Stocks fall a 3rd day amid fears over rates Some computer stocks recover, but Dow again fails to top 7,000

March 01, 1997|By BLOOMBERG NEWS

NEW YORK -- U.S. stocks sank yesterday for a third day, led by Merck & Co. and bank shares, amid concern rising interest rates will cut into corporate profits.

"The market is taking seriously the possibility that higher rates will hurt prices," said Philip Orlando, chief investment officer at Value Line Asset Management, with $6 billion in assets.

The Dow Jones industrial average fell 47.33 to 6,877.74, led by Merck, down $1.875 to $92. The 30-stock average was little changed for February, rising 68 points or 0.93 percent, compared with a 5.7-percent gain in January. The Dow fell 2.3 percent in the past three days.

The Standard & Poor's 500 index fell 4.25 to 790.82 and the Nasdaq composite index, filled with computer-related stocks, fell to 1,309. Intel closed up $2.140625 to $141.875 after falling to $137.

On the broader market, the Russell 2,000 index of small capitalization stocks fell 1.10 to 360.05; the Wilshire 5,000 index, comprising stocks on the New York, American and Nasdaq exchanges, dropped 43.17 to 7,559.42; the American Stock Exchange composite index shed 0.93 to 594.24; and the S&P midcap index lost 0.76 to 262.36.

The benchmark 30-year bond's yield was unchanged at 6.80 percent.

Orlando was one of 10 money managers, who control more than $130 billion, to say that the three-day, 2.6-percent drop in the S&P 500 stems from comments by Alan Greenspan. The Federal Reserve chairman had said the central bank may have to raise rates to forestall inflation. Higher rates are viewed as bad for stocks because they raise the cost of corporate borrowing.

Computer shares rallied as investors looked to capitalize on the a 8.64-percent slide in computer shares this month, which had made them cheap relative to 1997 earnings prospects.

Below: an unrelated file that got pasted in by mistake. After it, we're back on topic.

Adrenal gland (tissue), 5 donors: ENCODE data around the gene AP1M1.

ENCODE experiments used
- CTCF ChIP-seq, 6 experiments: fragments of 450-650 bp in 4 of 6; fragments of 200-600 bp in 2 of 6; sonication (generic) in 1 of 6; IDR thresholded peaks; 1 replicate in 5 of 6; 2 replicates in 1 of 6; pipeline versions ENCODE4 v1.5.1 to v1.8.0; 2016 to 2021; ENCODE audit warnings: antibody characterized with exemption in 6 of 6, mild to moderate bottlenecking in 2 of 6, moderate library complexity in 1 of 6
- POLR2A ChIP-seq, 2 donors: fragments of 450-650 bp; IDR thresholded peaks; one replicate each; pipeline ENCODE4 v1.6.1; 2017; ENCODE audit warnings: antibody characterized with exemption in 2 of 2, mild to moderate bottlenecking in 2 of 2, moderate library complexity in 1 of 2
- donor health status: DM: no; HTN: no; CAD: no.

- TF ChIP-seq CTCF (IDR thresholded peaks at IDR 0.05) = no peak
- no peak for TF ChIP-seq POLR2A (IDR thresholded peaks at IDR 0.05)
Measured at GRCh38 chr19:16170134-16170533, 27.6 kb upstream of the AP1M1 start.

Intel Corp., Microsoft Corp. and International Business Machines Corp. gained, one day after computer stocks suffered their worst one-day decline since mid-July.

The Morgan Stanley High Tech Index rose 0.04 to 373.33, after falling 16.48 Thursday. Microsoft rose $1.375 to $97.50 and Cisco Systems Inc. rose 56.25 cents to $55.625.

Some 508 million shares changed hands on the New York Stock Exchange, as seven shares fell for every five that rose.

In another sign of wariness, the rate of new investment in U.S. stock mutual funds slowed from last week.

A net $4.10 billion was invested in stock funds in the week ended Wednesday, down from $4.88 billion the week before, according to AMG Data Services, a research group in Arcata, Calif., that tracks mutual fund money flows. The net investment excluded reinvested dividends, AMG said.

Financial shares lost ground for a third day. NationsBank lost $1.25 to $60; First Bank System Inc. lost $2.625 to $78.50; and Mellon Bank Corp. lost $1.625 to $80.375.

Collective Bancorp shares fell 87.5 cents after Summit Bancorp said it will buy the company for $867 million in stock, or $42.51 a share, allowing Summit to expand in southern New Jersey.

In a sign investors could be wary of the market, the pace of new buying of U.S. stock mutual funds slowed from last week. A net $4.10 billion, which excluded reinvested dividends, was invested stock funds in the week ended Wednesday, down from $4.88 billion the week before, according to AMG Data Services, a research group in Arcata, California, that tracks mutual fund money flows.

Biofield Corp. fell $5.75 to $4.75 after the U.S. Food and Drug Administration rejected its application for a new device to diagnose breast cancer.

Intuit Inc. fell $2.75 to $22.625 after the company said earnings rose 28 percent in its second quarter, in line with analyst estimates.

Pub Date: 3/01/97

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